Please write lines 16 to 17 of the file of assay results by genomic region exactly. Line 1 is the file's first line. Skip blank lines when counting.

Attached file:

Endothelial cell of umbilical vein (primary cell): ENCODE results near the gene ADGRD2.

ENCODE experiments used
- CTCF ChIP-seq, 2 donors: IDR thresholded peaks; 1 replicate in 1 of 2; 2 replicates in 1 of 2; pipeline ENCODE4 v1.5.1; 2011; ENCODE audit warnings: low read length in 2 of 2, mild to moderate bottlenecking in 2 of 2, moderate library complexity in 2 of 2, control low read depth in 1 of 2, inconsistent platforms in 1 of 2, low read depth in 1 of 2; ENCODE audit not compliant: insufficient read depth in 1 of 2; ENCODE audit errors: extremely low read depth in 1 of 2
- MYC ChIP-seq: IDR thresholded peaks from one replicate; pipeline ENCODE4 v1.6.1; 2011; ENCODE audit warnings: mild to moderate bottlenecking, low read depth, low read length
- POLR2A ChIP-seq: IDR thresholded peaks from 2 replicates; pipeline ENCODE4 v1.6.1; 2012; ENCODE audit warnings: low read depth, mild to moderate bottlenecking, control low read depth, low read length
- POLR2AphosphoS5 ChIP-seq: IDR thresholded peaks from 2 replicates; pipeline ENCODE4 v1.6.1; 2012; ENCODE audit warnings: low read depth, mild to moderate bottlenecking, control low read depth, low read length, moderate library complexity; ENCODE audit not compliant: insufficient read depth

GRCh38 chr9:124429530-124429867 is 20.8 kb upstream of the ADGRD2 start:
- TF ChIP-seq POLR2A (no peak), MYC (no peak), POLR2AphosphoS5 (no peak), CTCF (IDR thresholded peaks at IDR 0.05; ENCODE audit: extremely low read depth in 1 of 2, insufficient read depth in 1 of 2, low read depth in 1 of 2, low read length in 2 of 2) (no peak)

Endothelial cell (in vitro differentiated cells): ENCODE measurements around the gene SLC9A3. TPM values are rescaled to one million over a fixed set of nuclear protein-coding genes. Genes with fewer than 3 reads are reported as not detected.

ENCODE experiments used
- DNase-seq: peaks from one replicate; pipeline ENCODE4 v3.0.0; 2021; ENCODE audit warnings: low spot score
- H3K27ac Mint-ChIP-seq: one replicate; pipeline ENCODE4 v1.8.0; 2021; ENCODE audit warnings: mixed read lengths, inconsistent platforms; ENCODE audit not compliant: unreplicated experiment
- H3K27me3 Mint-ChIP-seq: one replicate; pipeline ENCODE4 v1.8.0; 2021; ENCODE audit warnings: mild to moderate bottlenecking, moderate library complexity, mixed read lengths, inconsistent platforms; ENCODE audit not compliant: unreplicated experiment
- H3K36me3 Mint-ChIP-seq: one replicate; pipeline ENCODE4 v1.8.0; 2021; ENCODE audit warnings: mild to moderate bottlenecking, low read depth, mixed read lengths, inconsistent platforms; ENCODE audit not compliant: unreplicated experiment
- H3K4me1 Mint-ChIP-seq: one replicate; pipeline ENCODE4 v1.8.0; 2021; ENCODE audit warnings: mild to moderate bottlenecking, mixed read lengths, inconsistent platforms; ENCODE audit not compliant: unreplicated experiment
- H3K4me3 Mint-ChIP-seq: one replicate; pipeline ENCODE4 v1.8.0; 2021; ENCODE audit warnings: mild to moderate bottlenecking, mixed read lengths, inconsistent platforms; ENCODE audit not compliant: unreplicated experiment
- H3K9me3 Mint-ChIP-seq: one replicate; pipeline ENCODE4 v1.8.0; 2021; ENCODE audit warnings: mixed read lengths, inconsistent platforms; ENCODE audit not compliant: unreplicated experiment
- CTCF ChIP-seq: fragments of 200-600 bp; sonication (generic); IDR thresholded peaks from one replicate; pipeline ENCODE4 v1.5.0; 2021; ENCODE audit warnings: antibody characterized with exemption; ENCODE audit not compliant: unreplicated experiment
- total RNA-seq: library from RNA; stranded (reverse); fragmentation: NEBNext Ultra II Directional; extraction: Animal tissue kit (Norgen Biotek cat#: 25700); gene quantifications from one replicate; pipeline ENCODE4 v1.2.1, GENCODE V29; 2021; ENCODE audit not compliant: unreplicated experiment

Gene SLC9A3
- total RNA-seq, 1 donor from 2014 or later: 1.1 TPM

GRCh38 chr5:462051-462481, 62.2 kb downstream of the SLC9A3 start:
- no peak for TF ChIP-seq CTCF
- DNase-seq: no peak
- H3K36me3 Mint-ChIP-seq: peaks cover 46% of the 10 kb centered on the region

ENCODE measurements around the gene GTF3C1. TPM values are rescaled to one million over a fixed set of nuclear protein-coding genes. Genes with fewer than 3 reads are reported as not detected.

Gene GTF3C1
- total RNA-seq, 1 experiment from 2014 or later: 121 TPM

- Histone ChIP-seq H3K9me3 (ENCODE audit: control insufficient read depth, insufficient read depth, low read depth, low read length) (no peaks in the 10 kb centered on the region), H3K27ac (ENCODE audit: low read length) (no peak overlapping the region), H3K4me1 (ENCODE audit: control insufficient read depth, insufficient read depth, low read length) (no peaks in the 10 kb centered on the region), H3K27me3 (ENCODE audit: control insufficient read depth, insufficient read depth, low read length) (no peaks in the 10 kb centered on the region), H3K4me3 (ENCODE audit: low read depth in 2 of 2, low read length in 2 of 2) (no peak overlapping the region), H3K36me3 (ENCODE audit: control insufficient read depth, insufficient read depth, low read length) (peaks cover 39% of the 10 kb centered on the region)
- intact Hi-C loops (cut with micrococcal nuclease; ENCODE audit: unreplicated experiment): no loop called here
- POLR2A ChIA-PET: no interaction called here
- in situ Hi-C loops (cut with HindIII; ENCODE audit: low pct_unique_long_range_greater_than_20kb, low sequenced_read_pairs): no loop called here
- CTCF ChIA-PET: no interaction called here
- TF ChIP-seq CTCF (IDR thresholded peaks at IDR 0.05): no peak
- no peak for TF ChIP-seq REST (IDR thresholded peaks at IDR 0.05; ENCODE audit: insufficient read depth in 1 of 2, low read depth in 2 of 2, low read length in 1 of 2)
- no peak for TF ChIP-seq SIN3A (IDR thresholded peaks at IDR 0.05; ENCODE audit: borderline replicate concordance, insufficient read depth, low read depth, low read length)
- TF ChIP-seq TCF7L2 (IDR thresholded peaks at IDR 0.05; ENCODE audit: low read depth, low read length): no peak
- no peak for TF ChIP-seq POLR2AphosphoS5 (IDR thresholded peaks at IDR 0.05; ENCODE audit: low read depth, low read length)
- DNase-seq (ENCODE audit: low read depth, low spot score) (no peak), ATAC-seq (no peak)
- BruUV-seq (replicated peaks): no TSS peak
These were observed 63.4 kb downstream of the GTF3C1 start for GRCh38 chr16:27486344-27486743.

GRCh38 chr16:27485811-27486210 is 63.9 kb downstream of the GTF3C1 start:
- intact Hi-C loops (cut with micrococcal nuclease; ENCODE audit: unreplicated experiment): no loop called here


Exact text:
- H3K4me3 Mint-ChIP-seq: one replicate; pipeline ENCODE4 v1.8.0; 2021; ENCODE audit warnings: mild to moderate bottlenecking, mixed read lengths, inconsistent platforms; ENCODE audit not compliant: unreplicated experiment
- H3K9me3 Mint-ChIP-seq: one replicate; pipeline ENCODE4 v1.8.0; 2021; ENCODE audit warnings: mixed read lengths, inconsistent platforms; ENCODE audit not compliant: unreplicated experiment